We Make Our "Organic" Soap And Shampoo As Organic As Possible

Since it is impossible to make real soap without lye (learn more) and organic lye does not exist, there is no such thing as a "100% organic" soap or even "organic" soap based on the three tier system of the USDA National Organic Program (NOP) described on our Organic Labeling page.

Natural Organic Carrot SoapOther ingredients, like base oils, botanicals and natural additives in our “Organic” soaps and shampoos are certified organic. Since we superfat our soaps at a pretty high rate (which means less lye), our "organic" soap is about 88 to 92% organic.

Due to the chemistry of soapmaking (learn more), it is impossible for any soapmaker to have a much higher percentage than that based on the USDA standards as they now exist.

Soapmaking adds another dimension to the labeling issue in that it is the result of a chemical reaction. Personal care products such as creams, lotions, etc. are simply a mixture of ingredients. By definition, a mixture is composed of two or more substances and each substance keeps its original properties in the final product.

As a result of the chemical reaction of soapmaking (saponification), there is no lye left in the finished product. If we were allowed to exclude the lye in calculating the percentage of organic ingredients in our finished bars, our "organic as possible" soaps could be legally labeled "organic soap" based on the NOP.

 
Soap certified by the USDA is always in the "Made with Organic Ingredients" tier for labeling. This meansOrganic Skin Care that soap may display the organic certifying agent's logo but not the USDA organic logo. Our certifying agency is OEFFA (The Ohio Ecological Food and Farm Association). Read our web page about the rules for "Certified Organic Soap Labeling."

Truth in labeling is important to Chagrin Valley Soap & Salve. Educated, informed consumers make the best choices.

Hopefully, as consumer awareness grows and the natural and organic personal care products industry also grows, the federal government will adopt labeling standards for personal care products which will include the special circumstances of organic handmade soap!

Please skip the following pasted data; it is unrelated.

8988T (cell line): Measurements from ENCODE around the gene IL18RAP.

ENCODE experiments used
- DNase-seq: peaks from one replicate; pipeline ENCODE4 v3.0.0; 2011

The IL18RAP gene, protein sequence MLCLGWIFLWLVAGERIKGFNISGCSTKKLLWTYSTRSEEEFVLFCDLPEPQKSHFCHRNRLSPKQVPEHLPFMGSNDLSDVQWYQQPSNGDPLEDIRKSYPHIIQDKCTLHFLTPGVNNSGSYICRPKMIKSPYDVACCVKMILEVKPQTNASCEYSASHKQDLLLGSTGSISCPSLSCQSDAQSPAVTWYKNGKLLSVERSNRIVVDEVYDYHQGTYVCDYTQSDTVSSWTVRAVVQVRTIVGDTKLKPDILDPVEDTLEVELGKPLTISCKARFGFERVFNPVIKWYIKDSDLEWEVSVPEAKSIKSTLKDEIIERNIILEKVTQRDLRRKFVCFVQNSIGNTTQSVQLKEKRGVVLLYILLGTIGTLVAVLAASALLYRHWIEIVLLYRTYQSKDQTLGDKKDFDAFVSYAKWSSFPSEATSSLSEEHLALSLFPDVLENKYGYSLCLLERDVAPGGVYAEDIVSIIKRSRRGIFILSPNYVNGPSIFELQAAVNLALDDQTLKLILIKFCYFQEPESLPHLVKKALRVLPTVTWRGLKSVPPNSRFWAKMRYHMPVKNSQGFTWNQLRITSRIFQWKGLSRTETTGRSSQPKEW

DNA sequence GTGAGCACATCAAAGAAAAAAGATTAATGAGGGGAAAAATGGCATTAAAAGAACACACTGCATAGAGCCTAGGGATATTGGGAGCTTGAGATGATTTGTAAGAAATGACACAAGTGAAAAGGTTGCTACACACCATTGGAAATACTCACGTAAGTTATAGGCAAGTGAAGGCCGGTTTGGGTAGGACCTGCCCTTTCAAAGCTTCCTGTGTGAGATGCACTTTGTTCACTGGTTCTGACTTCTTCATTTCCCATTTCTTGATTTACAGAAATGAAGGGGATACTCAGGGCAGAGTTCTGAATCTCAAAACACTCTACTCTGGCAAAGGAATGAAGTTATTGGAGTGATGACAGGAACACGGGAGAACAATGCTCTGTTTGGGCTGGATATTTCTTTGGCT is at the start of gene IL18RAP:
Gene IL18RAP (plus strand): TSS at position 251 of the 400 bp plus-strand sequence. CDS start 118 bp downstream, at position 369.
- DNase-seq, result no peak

A Special Note: We were told that another company makes 95% organic soap by substituting an organic liquid, like apple juice or aloe juice, for all of the water (water is not counted as an organic ingredient). So we decided to work out a recipe on paper with an organic liquid as a substitute for water. Our conclusion--this was an exercise in futility.

Natural Organic Aloe Vera SoapUsing our Aloe soap recipe we tried substituting organic aloe juice for all of the water--our recipe changed from 88.8% organic to 89.7%Organic Aloe Vera Soap organic.

We superfat our soaps more than most, meaning we use more organic oils and less lye per recipe. In addition to the organic aloe juice above, we tried doubling the amount of extra oil--it changed our new recipe from 89.7% to 91.2%.

We then tried doubling the normal amount of liquid needed and still only reached 92.3% (this would make a very soft, mushy soap which, if it ever hardened, would shrink tremendously and melt quickly).

Trying as hard as we could, we were not able to bring the level of certified organic ingredients above 93%--still not enough to call our soap "organic."

Knowing that we do not use organic ingredients simply to make products that we can call USDA organic, we decided to abandon the idea.

 

Click here to read, "The Truth About Organic Soap Labeling."